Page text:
The Marriage Wager
I think you’re really going to enjoy The Marriage Wager. It is one of the finest marriage of convenience stories I’ve read, and features, as do many historicals these days, a widowed and adult heroine as opposed to a nubile teenager.
This is the Regency-era historical of Lady Emma Tarrant, whose disastrous elopement to a gambling and selfish man had caused her family to disown her years ago. A year after the death of her husband, she returns from the Continent with Ferik, a middle-eastern companion who acts as her bodyguard. While some politically correct readers might be offended by Ferik’s statements, actions, and thoughts, most readers will be delighted by his humorous actions and hopes to find a wife with “a big dowry and nice, firm bottom” – or was it a nice dowry and big bottom? Either way, he’s a fun character who genuinely cares for Lady Emma.
Lady Emma meets up with our hero, Lord Colin Wareham, after he has returned from eight years of war, battling for His Majesty and seeing all sorts of horrors that come with battle. In an effort to “save” a young man who has gambled with Colin and lost, Emma, who knows what the downside of gambling can bring, wagers with Colin – the young man’s vowels if she wins, a night with Colin if she loses.
The wager has unexpected consequences, and the two are married. Although each feels more for the other than their business-like arrangement would indicate, their life-experiences don’t allow for trust . Little by little, however, each begins to breach the others’ defenses. Colin shows Emma that physical intimacy can be wondrous and that not all men are cut of the same cloth. Emma shows Colin she can understand his nightmares and that not all women are mindless chits.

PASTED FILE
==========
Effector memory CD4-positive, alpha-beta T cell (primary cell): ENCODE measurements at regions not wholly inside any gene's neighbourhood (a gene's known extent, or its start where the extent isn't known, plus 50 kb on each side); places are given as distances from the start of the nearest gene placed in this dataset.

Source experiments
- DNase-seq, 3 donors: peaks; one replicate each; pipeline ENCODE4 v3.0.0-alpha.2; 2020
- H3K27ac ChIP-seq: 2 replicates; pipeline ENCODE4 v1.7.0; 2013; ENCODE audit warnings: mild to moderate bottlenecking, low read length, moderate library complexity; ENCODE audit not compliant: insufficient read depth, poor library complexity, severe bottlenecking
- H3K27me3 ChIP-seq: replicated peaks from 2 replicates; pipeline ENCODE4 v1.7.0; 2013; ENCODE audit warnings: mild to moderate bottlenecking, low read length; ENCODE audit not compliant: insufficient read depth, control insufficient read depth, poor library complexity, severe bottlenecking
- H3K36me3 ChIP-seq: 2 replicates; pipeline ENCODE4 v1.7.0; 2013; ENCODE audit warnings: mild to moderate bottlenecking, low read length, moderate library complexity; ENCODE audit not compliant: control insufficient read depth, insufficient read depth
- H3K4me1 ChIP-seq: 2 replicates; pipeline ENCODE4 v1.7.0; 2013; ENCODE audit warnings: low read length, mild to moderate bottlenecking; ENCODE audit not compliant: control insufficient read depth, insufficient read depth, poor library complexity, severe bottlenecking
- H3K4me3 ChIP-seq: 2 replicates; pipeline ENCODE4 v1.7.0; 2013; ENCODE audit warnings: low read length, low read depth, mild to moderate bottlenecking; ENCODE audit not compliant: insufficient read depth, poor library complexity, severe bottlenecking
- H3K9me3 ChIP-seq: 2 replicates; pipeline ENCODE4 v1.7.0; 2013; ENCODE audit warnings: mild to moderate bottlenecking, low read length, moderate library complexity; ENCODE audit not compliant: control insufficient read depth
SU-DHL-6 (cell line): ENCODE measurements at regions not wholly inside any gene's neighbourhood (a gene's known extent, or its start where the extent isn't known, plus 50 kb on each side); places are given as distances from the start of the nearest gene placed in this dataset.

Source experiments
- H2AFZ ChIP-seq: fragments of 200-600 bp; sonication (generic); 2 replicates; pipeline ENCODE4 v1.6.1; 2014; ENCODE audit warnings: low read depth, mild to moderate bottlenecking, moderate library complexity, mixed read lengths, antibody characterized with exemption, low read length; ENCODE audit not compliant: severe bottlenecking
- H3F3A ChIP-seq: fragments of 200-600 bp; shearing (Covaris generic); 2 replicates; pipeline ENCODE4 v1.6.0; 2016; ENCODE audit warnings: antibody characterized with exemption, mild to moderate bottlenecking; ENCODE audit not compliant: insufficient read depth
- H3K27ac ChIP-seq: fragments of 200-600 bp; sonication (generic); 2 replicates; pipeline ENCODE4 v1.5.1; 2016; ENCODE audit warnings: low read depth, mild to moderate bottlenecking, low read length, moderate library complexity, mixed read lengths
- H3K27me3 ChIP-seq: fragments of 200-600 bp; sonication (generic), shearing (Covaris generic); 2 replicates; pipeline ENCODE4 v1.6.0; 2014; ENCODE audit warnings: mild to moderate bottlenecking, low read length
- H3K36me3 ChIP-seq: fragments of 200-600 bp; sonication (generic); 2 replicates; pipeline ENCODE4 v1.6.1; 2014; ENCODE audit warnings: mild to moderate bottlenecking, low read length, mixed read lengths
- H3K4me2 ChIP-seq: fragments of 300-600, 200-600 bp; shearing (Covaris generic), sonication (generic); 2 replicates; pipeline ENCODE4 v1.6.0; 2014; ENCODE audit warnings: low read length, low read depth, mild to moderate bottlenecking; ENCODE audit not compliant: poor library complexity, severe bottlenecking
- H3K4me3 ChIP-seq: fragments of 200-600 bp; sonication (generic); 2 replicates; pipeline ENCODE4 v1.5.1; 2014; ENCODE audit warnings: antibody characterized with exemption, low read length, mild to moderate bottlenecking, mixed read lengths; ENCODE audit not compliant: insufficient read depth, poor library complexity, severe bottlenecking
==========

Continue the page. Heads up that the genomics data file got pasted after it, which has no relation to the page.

The trust issue, as in so many romances, becomes the sticking point here as well. Colin’s desire to have a “normal” and uneventful life becomes so important to Emma that she cannot go to him with a big problem. And so, as she tries to resolve it herself, Colin feels left out. The more left out Colin feels, the more he holds himself in check, which creates more and more anxiety for Emma.
There are no screaming battles in this book, no “I hate you, now let’s make passionate love” scenes. Instead, there are two adults who look at the world in a way each can understand for the other. Both characters are immensely attractive, both physically, and, eventually, as people.
The author’s take on Colin’s wounded self is very well done. We see his nightmares, and then, as he finally allows himself to share them with Emma, we see his healing as well. Instead of the traditional master-spy, master-soldier we generally only read about in romances of this era, the author actually reveals the horrors of war and what it could do to a man.
Besides Ferik, there are other interesting secondary characters as well. There are Colin’s formidable mother and grandmother, Emma’s father and brother, an oily adversary who tries to muck things up for Emma in a very nasty way, and Lady Mary, a dramatic and spoiled young girl who believes Emma got her man.
The obvious intelligence of the lead characters in how they deal with all these “characters” is very fun, for the most part, to read. But the most fun of all is in watching Emma and Colin’s love unfold – both to themselves and finally, gloriously, to each other. What works so well here is the author’s use of the traditional sense of English “reserve” and rules of the ton. The warmth Emma and Colin find through their relationship slowly allows them a real, loving relationship. Colin, in particular, though never an outwardly- seeming tortured hero, has demons he has not shared until he met Emma. His transformation by the end of the book, while not as dramatic as those in books with alpha-to-the-nth-degree heroes, is just as satisfying. His nightmares have turned into dreams.
There’s not much to criticize about this book. The hero is heroic, handsome, and humorous, the heroine is beautiful, capable, and funny, the secondary characters are interesting and provide for additional depth and tone, the problem facing Emma is probably more realistic than some of the far-fetched schemes written of in many romances, and I didn’t get a headache from the yelling that often accompanies such stories.
This is not the best book you’ll ever read, but it will hit the spot very nicely. After feeling left out in the cold with good books being few and very far between lately, this book was like a yummy cup of hot chocolate – the perfect accompaniment to a cold winter’s day. I eagerly anticipate the next book Jane Ashford writes.